Is the man who is colourlessly green furiously happy?

February 20th, 2013

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Michel Gondry seems to like MIT- or at least he comes here often and does advance screenings of random films he makes. The first year I was here he did a screening for Tokyo!, and then a year later he did a screening for l’Épine dans le coeur. This year he did an advanced screening for an animated documentary he made about Noam Chomsky, Is the man who is tall happy?.



Chomsky is famous for many things, including being good at making devastating comments that decimate entire fields (e.g. behaviourism) and for being a political activist and critic of the foreign policy of the United States.

My knowledge of Chomsky’s work is mostly from Remko Scha’s classes on language theory and language processing at the University of Amsterdam, and therefore is mostly about Chomsky’s contributions to linguistics. Before going to see Is the man who is tall happy, I looked through some of my old problem sets for that class and found this little piece of wonder:


Which is a lot more fun than reading old lambda calculus problem sets.

In the film, which was screened by Animated Matters with LSC at MIT on February 12th, Gondry approaches Chomsky while presenting himself as an idiot frenchmen artist who in no way poses a threat- probably the best way to sustain conversation with Chomsky. Gondry asks a series of questions about Chomsky’s universal grammar, his philosophy, and his life- growing up, falling in love, his kids/grandkids, all while animating each answer in sharpie drawings.



At some point I was standing in line at the MIT fruit and vegetable stand to buy some broccoli and bananas, and I realised the person in front of me buying vegetables was Noam Chomsky –he works at MIT, and he must eat, and for these two conditions the MIT fruit and vegetable stand is a pretty good affair– but I was still pretty surprised and stared at him. Turns out, he’s used to it and smiles at you if you stare at him, which made me feel like Chomsky was a nice guy not an inflexible mean dude who got rid of behaviourism by ferociously defending something similarly odd like infinite structures embedded in a universal grammar that is innately in everyone’s brain.

I think this film gives you a similar experience– you learn about how Chomsky didn’t like oatmeal when he was a little kid, and that he really really loved his wife. He doesn’t listen to a lot of Gondry’s questions, but it’s a much more endearing situation than when he dismisses major parts of current research. Anyway, I recommend you go see it. It’s as much about Gondry (and his work approach, his understanding, his life) as it is about Chomsky, so you have to be ok with that.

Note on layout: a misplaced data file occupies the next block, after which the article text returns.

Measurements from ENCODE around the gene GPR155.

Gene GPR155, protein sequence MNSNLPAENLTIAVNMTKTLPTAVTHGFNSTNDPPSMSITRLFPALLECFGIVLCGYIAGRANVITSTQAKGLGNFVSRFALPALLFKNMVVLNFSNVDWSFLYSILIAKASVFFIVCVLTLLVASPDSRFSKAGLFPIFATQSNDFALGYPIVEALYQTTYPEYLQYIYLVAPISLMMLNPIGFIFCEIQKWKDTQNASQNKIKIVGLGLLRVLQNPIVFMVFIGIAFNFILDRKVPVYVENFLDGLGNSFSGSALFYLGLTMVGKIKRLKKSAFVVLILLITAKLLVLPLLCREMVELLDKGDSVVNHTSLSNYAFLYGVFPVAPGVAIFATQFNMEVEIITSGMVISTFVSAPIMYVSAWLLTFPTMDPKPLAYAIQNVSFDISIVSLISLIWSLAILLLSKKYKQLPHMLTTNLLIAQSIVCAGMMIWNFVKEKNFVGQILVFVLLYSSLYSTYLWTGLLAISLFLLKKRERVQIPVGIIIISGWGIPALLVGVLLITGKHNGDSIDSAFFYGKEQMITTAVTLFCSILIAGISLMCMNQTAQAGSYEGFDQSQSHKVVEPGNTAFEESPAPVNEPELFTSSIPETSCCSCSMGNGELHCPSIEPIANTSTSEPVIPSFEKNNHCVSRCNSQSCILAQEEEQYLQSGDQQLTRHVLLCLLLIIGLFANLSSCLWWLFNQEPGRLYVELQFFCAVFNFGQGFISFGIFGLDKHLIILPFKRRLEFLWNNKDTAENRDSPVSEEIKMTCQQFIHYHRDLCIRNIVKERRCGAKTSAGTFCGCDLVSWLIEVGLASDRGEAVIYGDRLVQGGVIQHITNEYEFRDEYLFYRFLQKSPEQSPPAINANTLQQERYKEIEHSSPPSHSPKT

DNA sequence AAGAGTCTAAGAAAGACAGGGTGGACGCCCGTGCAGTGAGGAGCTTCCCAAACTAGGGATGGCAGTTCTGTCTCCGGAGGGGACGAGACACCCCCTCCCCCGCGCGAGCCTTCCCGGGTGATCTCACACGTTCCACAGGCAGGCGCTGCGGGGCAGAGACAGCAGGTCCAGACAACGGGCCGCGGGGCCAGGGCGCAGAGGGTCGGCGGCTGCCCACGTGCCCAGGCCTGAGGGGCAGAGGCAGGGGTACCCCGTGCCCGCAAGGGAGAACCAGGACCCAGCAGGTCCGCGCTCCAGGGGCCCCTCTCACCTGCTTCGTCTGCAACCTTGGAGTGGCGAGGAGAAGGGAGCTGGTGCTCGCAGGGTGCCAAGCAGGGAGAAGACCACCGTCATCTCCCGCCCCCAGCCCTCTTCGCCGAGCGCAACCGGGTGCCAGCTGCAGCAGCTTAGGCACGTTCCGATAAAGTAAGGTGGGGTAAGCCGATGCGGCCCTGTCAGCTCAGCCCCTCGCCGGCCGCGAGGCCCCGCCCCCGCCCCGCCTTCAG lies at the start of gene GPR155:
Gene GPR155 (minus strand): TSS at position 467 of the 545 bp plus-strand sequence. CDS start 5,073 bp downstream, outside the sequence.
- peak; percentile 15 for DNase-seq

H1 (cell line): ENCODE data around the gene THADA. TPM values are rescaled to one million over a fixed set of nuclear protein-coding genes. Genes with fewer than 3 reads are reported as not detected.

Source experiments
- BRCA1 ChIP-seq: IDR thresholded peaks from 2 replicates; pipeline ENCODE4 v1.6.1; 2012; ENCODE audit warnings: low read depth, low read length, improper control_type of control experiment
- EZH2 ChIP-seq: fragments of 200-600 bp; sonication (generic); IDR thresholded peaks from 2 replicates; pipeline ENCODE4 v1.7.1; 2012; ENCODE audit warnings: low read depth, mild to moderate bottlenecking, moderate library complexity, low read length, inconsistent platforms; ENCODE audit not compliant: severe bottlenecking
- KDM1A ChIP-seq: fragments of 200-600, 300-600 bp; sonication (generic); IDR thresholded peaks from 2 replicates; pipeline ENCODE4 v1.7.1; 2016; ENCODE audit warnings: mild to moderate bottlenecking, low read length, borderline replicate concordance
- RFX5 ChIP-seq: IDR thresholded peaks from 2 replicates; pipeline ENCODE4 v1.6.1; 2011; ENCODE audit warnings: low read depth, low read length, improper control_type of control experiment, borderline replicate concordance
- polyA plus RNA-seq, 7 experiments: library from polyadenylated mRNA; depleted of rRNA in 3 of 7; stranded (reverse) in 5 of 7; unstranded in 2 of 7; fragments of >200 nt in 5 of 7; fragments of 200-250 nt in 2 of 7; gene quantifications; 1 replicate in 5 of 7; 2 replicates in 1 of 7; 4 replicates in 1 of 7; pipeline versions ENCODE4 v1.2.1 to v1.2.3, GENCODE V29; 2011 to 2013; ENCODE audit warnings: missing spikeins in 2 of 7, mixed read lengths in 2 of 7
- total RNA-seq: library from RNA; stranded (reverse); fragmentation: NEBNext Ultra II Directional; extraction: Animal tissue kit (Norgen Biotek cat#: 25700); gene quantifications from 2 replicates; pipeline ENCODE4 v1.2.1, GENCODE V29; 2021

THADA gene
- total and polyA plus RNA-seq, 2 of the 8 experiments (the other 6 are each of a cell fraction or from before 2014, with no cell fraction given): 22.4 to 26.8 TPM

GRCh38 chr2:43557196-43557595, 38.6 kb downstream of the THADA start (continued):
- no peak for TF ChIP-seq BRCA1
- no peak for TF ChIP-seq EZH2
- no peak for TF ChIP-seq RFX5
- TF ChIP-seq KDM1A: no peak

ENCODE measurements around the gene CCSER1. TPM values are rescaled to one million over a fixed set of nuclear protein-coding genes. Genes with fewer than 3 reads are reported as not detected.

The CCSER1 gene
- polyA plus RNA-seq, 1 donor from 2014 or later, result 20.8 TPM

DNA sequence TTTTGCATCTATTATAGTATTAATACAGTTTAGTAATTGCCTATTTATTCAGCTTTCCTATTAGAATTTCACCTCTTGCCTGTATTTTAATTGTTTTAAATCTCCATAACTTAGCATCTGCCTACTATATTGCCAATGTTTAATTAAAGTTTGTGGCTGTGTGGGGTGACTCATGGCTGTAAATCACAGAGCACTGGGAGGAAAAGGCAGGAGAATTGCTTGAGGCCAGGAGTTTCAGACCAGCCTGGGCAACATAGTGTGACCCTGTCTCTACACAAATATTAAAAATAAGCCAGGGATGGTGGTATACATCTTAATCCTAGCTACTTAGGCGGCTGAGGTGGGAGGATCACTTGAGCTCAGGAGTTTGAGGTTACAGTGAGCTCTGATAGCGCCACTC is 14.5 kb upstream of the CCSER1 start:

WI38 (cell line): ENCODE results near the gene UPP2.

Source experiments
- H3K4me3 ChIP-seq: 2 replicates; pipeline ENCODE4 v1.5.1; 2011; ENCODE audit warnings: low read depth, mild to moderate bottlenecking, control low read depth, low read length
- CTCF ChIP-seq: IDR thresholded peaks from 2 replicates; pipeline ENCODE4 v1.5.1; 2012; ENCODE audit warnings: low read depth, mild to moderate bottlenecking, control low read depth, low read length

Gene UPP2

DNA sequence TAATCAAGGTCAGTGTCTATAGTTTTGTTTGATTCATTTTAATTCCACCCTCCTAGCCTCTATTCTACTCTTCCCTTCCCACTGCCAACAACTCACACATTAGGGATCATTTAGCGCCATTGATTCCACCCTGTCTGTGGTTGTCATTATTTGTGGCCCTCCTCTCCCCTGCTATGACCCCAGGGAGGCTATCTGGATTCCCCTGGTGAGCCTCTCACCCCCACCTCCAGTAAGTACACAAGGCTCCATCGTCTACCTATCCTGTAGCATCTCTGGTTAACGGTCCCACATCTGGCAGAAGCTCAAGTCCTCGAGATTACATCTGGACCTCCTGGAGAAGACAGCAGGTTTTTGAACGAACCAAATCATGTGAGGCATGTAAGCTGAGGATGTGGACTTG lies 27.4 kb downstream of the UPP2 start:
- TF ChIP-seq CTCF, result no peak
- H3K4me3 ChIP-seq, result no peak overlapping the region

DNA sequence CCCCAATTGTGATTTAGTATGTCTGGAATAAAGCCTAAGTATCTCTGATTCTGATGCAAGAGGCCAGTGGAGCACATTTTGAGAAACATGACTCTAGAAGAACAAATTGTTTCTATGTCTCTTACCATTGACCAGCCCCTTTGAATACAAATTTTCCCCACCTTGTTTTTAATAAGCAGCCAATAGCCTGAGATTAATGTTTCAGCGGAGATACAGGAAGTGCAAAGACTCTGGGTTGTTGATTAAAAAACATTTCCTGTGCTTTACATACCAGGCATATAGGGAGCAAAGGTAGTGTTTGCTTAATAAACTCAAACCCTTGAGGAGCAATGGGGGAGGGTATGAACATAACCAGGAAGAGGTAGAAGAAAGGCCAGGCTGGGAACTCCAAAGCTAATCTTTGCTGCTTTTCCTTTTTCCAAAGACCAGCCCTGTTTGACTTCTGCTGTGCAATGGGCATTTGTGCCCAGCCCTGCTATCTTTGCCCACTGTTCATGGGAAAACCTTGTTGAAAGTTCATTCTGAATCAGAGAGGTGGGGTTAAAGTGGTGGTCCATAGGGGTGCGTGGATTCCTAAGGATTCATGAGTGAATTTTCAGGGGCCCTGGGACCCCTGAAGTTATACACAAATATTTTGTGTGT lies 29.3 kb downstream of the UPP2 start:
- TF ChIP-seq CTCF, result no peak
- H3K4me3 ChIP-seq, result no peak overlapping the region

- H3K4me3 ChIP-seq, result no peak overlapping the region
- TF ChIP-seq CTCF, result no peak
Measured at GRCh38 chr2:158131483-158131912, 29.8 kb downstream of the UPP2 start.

From the Q&A after.

The next day, Gondry came to the media lab for an informal discussion, and afterwards I even convinced him that he should come see some of my work. I’m a big Gondry fan (I actually coincidentally had a Gondry DVD on my desk which I decided to hide because I didn’t want to seem like a crazy fangirl… but now I seem to have lost it in the mess that is my workspace.. phooey), and was kind of worried about finding out something that would make me like his work a lot less. That didn’t really happen, but I was surprised at how exhausted he seemed.

I had the briefcase CNC machine I made with Ilan Moyer set up already to try to print Jeff a pink cellphone spectrometer attachment, and I printed Gondry a tiny pink camera:


This is not the same pink camera. I gave the previous one to MG. Luckily my graduate work at MIT has enabled me to print AS MANY tiny terrible pink cameras as I want.

So much technology to make something so imperfect and useless! Well, the whole thing made me pretty happy, so thanks to Animated matters and especially David and Edwina for organising the affair. I don’t know when the film will be released to the general public, but keep an eye out.

Addendum: When talking to Michel Gondry, it became clear that he was quite aware of 3d printing, but had no idea what instagram was. I thought that was pretty funny. is by nadya peek. she'd love to hear from you.